Donors and humanitarian community should urgently act to allow aid agencies to scale up adequate responses and deliver aid to thousands of displaced people currently trapped in spontaneous settlement site across Tanganyika province. 

Photo NRC/Ephrem Chiruza. February 2018
Read caption "Thanks to the cash, I was able to buy food and clothes for my kids,” says Bernadette Ebami. Photo: Ephrem Chiruza/NRC

Benefits of unconditional cash in emergency

This type of economic intervention is part of the Rapid Response to Population Movement (RRMP), an emergency project funded by UNICEF.

Thanks to the partnership, personal data on the amount of money intended for each person in need, based on the size of their household, is stored and well protected.  After two rounds of verification, each person receives a certified cheque they can use to withdraw money from a TMB automated bank machine. To avoid theft or fraud during and after the distribution of cheques, our teams conduct a thorough analysis to make sure that protection violations are reduced.

Today, cash assistance is frequently used as an effective method of delivering humanitarian assistance in emergencies. Displaced people often sell items and food, like soap or rice, they receive from traditional assistance below market price, to obtain something they need more in return. Cash assistance frees them from this inefficient barter system and allows them ease in procuring the supplies that they require without delay.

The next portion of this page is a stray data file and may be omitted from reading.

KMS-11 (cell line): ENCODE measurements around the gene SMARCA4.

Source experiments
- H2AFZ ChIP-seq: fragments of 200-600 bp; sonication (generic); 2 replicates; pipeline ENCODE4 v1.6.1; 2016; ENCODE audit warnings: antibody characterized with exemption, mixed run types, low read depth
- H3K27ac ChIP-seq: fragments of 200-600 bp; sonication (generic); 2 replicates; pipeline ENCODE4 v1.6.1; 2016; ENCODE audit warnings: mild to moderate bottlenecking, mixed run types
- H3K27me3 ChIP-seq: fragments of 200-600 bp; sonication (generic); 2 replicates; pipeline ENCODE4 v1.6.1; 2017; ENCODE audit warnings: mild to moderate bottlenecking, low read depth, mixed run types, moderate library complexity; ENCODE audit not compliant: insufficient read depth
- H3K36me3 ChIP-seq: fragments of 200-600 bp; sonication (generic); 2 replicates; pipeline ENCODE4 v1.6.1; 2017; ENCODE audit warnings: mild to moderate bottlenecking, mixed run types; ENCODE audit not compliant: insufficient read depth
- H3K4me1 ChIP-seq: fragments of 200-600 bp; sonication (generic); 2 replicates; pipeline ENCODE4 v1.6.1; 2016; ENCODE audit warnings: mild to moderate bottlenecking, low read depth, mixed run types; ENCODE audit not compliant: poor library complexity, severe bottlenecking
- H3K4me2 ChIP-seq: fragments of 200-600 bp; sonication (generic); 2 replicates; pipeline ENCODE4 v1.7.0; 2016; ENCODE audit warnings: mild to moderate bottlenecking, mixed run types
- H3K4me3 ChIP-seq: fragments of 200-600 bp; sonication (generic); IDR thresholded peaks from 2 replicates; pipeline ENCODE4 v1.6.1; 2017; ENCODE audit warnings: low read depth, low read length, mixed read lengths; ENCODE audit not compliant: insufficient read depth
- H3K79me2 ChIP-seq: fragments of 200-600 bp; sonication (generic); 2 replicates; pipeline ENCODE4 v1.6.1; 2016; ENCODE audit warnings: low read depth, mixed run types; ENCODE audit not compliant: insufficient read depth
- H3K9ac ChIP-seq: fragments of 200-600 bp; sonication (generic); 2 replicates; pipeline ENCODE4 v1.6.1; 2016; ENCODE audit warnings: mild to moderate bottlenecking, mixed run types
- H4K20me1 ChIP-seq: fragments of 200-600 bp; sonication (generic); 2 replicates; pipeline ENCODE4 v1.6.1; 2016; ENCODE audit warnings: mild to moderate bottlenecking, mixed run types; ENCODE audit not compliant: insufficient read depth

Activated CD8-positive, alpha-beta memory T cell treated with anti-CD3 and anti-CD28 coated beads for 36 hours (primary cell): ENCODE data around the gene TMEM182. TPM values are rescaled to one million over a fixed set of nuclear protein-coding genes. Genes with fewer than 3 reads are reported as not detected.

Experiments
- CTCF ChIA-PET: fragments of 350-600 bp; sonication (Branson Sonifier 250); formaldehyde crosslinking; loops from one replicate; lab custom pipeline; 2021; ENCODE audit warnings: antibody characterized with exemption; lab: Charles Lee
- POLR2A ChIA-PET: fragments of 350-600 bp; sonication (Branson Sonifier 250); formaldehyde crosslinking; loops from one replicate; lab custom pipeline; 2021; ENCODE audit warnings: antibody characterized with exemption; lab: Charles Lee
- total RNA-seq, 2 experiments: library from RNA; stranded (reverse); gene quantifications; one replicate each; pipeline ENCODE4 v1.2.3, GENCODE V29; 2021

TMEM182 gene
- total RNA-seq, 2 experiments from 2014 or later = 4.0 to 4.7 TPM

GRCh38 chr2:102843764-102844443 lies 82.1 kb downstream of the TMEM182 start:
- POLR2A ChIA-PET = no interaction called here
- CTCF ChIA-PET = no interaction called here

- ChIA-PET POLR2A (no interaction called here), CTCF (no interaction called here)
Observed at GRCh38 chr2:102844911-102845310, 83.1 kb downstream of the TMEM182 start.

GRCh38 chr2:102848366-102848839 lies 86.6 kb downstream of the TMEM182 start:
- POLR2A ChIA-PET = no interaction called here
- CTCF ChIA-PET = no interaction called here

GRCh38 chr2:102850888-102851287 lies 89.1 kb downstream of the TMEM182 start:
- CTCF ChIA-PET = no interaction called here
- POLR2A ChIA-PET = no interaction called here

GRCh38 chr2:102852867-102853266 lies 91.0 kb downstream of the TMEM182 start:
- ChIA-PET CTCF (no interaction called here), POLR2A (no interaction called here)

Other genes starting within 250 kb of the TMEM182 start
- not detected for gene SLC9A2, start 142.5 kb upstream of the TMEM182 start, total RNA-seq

About the Rapid response to population movement project

RRMP, a humanitarian approach based on a cooperation between humanitarian organisations and managed by UNICEF, was created in 2004 to ensure rapid responses to the humanitarian needs of displaced populations in DR Congo. The programme targets people who have been displaced for three months or less without any assistance.  RRMP interventions are always preceded by needs assessments with the aim of improving the living conditions of displaced people through multisector activities.

Tanganyika—a new humanitarian hub in DR Congo

Formerly regarded as a relatively peaceful area, the province of Tanganyika, located in the south-east of DR Congo, quickly became engulfed in an armed conflict fuelled by intercommunal and interethnic violence.  The most vulnerable in this conflict have been children, women and elderly people:

  • The crisis in Tanganyika has left more than 654,000 people displaced since the beginning of 2017.
  • Since the beginning of 2017, more than 333,000 displaced people have settled in Kalemie territory and outlying villages.
  • More than 300 internally displaced people saw their homes burn to the ground in the Katanika displacement settlement in February 2018. Here, nearly 70,000 displaced people continue to live in deplorable conditions.
  • Aid organisations need USD 76.7 million to meet funding requirements for the humanitarian response in Tanganyika according to the 2017-2019 Humanitarian Response Plan, updated in December 2017.
  • Although the province was recently declared a Level 3 emergency zone by the United Nations – the highest designation of emergency to be given to a country in crisis - Tanganyika has not yet received adequate funding and capacity to meet the exploding humanitarian needs facing tens of thousands of displaced families.
  • More than 350,000 people in Tanganyika are at crisis levels of food insecurity.  Of the 7.7 million people who are food insecure across the country, more than 1.5 million are at emergency levels of food insecurity, according to the latest IPC report.
  • Nearly 800 schools in Tanganyika province are occupied by armed groups or have been forced to close because of armed conflict since the beginning of the 2017-2018 school year.
  • Currently, more than 4.5 million people are displaced inside DR Congo.